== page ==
Air Tanzania set for South Africa flights
Looking to attract South African tourists and other business travelers, the state-owned Air Tanzania Company Limited (ATCL) is set to revive its passenger schedule route connecting four major airports in Tanzania with the O.R. Tambo International Airport in Johannesburg on Friday, June 28.
The four direct flights per week will be launched by ATCL’s recently-acquired Boeing 787-8 Dreamliner jet which has a capacity to carry 262 passengers.
Four local airports in Tanzania will be directly connected to O.R. Tambo International Airport in Johannesburg. These are the Julius Nyerere International Airport (JNIA) in the commercial capital of Dar es Salaam, Zanzibar International Airport, Kilimanjaro International Airport in northern Tanzania, and Mwanza International Airport on Lake Victoria.
The newly acquired Dreamliner plane will be replaced by an Airbus A220-300 on the Johannesburg route from July 16, the airline’s report said. The direct flights to and from Johannesburg will be on Mondays, Wednesdays, Fridays and Sundays. ATCL also plan to launch long-haul flights to India and China this year.
South Africa is one of the top profit-making routes for most airlines in the southern and eastern African region. South Africa’s airports are the main linking points to destinations in Australia and the Pacific Ocean rim which are seen as upcoming new tourist markets for Tanzania and other East African states.
The Tanzania Tourist Board (TTB) has been working jointly with ATCL to market both tourism and business destinations. South Africa itself is a source market for about 48,000 tourists to Tanzania pear year, mostly adventure and business travelers.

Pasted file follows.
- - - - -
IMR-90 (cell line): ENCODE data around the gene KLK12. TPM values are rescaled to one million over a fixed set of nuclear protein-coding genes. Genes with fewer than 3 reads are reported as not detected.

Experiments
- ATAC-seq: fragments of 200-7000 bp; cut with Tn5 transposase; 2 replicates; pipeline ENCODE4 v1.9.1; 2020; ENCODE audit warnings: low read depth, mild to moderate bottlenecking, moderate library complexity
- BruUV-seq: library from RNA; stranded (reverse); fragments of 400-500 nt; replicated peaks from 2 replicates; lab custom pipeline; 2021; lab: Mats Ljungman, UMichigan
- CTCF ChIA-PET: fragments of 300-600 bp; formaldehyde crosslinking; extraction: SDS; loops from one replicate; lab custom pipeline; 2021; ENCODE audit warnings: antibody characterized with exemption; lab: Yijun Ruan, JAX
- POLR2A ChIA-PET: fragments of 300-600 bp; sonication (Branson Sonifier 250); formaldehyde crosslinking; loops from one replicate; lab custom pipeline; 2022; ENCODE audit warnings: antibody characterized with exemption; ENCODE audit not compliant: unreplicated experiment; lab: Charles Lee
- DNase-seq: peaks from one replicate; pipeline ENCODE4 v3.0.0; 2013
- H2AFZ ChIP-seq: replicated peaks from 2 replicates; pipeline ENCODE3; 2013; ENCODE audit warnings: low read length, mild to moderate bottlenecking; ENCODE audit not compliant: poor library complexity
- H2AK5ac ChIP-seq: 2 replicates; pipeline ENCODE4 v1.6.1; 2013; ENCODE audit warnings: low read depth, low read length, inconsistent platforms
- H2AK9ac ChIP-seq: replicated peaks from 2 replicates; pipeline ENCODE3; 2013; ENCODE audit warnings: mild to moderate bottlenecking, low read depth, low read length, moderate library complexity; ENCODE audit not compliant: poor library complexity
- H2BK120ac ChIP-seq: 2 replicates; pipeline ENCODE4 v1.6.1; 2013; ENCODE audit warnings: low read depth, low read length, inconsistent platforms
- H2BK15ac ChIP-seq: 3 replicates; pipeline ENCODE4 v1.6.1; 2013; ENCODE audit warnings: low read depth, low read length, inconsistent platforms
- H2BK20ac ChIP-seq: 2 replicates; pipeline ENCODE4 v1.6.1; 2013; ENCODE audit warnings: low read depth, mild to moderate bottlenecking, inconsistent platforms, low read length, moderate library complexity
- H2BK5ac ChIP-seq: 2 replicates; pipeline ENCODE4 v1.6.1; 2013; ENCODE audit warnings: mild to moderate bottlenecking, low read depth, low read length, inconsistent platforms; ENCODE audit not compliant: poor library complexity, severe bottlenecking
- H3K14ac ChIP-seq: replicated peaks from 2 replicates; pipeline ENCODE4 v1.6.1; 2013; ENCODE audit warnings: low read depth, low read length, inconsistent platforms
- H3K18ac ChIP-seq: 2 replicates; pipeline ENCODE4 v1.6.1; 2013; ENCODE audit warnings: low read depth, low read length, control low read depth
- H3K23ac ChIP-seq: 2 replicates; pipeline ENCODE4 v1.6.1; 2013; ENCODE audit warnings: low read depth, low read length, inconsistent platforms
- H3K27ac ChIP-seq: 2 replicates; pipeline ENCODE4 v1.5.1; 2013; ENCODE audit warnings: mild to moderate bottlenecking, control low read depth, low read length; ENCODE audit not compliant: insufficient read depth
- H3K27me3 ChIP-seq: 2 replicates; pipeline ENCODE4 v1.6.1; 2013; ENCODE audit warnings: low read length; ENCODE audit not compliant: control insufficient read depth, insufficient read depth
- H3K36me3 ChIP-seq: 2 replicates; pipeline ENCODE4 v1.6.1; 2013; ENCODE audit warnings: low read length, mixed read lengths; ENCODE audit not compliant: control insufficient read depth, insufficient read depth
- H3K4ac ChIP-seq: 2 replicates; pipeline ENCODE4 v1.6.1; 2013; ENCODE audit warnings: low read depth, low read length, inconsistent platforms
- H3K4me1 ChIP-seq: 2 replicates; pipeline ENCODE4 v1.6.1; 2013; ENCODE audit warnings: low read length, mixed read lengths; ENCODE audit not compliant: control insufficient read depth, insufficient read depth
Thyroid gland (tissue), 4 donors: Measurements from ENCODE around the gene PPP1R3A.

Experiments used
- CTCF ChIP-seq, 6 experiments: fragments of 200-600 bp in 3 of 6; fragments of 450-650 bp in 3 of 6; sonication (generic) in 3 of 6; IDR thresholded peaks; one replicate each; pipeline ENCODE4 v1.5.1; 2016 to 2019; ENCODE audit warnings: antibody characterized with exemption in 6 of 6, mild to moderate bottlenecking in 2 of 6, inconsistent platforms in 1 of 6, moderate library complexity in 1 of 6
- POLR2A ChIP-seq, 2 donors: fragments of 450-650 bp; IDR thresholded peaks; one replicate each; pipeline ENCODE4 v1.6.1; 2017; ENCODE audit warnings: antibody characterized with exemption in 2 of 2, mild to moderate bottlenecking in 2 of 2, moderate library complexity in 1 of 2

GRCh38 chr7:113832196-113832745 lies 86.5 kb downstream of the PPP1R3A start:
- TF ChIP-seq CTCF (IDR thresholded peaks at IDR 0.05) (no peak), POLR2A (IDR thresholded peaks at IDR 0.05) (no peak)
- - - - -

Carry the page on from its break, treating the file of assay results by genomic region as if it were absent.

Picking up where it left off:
Latest official figures show that about 16,000 tourists from Australia visited Tanzania in 2017, mostly through air connections in Johannesburg.
Also in 2017, New Zealand was a source of 3,300 visitors to Tanzania while the Pacific Rim (Fiji, Solomon Islands, Samoa and Papua New Guinea) brought in about 2,600 visitors.
ATCL is expected to face stiff competition for the South African route from the likes of Kenya Airways, Ethiopian Airlines, Emirates, Turkish Airlines and RwandAir, all of which already operate regular flights between Dar es Salaam and Johannesburg with ticket prices ranging from $296 to $341 for economy class seats.
ATCL was established as Air Tanzania Corporation (ATC) in September 1977 after the collapse of the regional East African Airways (EAA). Up to as recently as three years ago, the airline was operating at a loss, propped up only by government subsidies.
Under a comprehensive revival program, ATCL now has a fleet of eight aircraft, including three Bombardier Q400s, two Airbus A200-300s, one Fokker50, one Fokker28, and one Boeing 787-8 Dreamliner.
During its hard past times, ATCL lost virtually all its international routes which were captured by rival regional and global air carriers. Among the most profitable routes surrendered by ATCL were Nairobi, Johannesburg, Jeddah (Saudi Arabia), Milan, Frankfurt, London, Victoria (Seychelles), and Mumbai.